Happy New Year! While we all expect it to be chilly outside at this time of the year I don’t expect anyone to be living in a cold home. Thousands of people across Cornwall will be lifted out of fuel poverty and live in warmer homes following an £8m funding investment over the next year.
Around 36,000 homes in Cornwall are in fuel poverty, with Cornwall in the top 10 of fuel poor areas in England. I am delighted to have helped secure this new funding to tackle a long standing problem in Cornwall. Having been a part of the Winter Wellness partnership for some time, I have seen first-hand how effective this partnership of public sector organisations, businesses, charities and community groups is in delivering positive change for people living on low incomes in Cornwall. Living in a warm home is a matter of social justice and this new programme and investment will help more local people.
The Winter Wellbeing Partnership, including 30 partners, from our local NHS to Cornwall CAB, the Fire Service and Cornwall Council has secured over £3.5m from National Grid’s Warm Homes Fund to work with thousands of people to stay warmer for less and be lifted out of fuel poverty.
The new fund – ‘Warm and Well Cornwall’ – targets residents who are in poor health or at risk of ill health, or with underlying health issues, or caring for a vulnerable person or worried about their home being cold or damp.
Warm and Well Cornwall will help 220 private homes, including owners, landlords or tenants and up to 800 social housing homes with first time central heating, such as renewable heating, mains gas, oil, or LPG, with many more to follow in future years.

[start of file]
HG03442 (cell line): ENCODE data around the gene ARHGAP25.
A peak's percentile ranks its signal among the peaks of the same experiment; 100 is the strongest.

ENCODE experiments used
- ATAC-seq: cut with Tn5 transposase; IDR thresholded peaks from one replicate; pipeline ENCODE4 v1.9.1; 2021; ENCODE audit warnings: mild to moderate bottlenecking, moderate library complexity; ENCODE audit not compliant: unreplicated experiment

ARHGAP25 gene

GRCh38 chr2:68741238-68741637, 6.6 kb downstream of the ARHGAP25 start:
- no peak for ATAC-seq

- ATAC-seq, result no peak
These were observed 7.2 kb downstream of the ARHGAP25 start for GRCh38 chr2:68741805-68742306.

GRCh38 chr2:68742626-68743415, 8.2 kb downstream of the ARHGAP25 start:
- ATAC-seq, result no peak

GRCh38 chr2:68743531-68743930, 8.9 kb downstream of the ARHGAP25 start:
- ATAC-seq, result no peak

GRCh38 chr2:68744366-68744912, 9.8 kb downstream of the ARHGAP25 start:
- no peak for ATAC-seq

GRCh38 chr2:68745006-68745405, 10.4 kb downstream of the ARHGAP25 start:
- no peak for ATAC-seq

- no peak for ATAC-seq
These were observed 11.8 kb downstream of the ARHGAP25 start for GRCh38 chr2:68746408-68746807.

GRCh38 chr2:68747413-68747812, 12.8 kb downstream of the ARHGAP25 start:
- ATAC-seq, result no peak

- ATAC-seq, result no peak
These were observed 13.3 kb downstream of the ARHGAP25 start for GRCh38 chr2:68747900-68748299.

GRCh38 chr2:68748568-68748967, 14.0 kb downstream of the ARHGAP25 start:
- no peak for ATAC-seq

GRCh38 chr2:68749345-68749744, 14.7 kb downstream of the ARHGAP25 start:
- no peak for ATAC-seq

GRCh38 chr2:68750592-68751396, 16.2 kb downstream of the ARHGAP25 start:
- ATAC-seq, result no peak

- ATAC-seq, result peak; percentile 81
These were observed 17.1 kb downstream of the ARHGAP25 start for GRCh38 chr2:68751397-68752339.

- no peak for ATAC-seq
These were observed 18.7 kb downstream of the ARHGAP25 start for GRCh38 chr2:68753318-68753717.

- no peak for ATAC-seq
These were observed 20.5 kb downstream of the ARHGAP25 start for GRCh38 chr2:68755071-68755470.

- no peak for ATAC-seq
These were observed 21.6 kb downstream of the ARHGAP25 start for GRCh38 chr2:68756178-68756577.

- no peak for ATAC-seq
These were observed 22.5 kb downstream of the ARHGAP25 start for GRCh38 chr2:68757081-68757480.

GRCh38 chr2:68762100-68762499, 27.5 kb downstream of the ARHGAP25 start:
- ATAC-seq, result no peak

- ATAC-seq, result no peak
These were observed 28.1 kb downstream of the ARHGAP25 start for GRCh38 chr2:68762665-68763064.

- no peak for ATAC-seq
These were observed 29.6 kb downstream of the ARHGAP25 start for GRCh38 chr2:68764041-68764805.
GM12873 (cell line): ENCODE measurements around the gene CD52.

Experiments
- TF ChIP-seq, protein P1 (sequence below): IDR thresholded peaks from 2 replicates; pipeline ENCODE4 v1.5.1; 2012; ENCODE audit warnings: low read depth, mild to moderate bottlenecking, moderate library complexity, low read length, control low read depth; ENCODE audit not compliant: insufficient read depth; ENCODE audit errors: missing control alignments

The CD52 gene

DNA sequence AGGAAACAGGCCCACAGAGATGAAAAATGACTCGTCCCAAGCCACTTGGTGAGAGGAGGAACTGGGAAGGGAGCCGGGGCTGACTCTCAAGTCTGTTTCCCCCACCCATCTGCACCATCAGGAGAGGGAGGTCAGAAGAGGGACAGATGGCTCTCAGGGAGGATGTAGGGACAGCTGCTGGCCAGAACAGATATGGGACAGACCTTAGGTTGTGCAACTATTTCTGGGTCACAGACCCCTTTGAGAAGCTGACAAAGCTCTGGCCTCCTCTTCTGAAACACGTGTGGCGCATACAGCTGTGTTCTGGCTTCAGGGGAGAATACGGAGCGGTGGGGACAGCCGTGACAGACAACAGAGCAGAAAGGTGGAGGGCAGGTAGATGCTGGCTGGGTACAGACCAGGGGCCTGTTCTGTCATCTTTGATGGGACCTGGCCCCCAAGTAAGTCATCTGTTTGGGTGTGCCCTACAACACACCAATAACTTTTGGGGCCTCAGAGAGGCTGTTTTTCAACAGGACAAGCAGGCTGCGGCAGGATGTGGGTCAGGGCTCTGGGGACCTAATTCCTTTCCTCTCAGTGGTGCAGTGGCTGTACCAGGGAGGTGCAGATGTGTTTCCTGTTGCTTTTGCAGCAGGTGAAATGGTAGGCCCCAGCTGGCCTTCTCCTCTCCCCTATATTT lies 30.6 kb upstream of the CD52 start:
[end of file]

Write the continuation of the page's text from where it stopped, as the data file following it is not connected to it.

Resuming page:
Social housing partners Ocean, Coastline, Cornwall Housing, Guinness and DCH are investing around £2.5m to improve heating for their tenants with renewable heating and gas central heating.
Funding has also been secured from SSE Energy Solutions, Cornwall Council’s Energy Efficiency partner. SSE has ring-fenced Energy Company Obligation (ECO) eligible measures targeted at fuel poor and vulnerable households in Cornwall and is a key partner to delivering Warm and Well Cornwall. By January 2019 the programme is expected to have helped more than 1,000 homes out of fuel poverty, keeping people warm and well.
Private landlords with tenants can also apply for funding to upgrade their properties. From April 2018, private landlords cannot re-let existing rented properties rated EPC F or G, unless they have registered a valid exemption and from 2020 landlords won’t be able to let any (non-exempt) properties if they are rated F or G.
The WinterWellness Freephone 0800 9541956 is the place to get more information about the wide range of help and support available. It is run by the great Cornish charity called Community Energy Plus. There is cash available for emergency heating payments made available from the Cornwall Community Foundation surviving winter appeal.
Of course tackling fuel poverty is not just about bringing down the cost of heating a home and improving energy efficiency, it’s also about increasing household incomes. So Winter Wellness can provide access to impartial and expert information and advice over the phone or face to face with saving money as well as checking eligibility for cash benefits and discounts. Referrals can also be made to organisations that can help people increase their incomes and employment opportunities.
Helping people out of poverty and putting more money into the pockets of my constituents is a top priority for me in 2018. I will be continuing to support local employers to protect and grow their enterprises so that more people have the opportunity of a good job. Increasing access to in work skills and training is really important to enable people to increase their wages too.
In 2018 I will build on the progress of the recent Budget that increased the personal allowance, so more people keep more of the money they earn before they start paying taxes. I will also make the case for further increases in the Living Wage. I am pleased that thanks to the hard work and dedication of local employers, the number of people of all ages in work is much higher than 2010. Throughout 2018, I want to see the number of well paid good jobs grow here and people keep more of the money they earn.
First published in the Falmouth Wave January 2018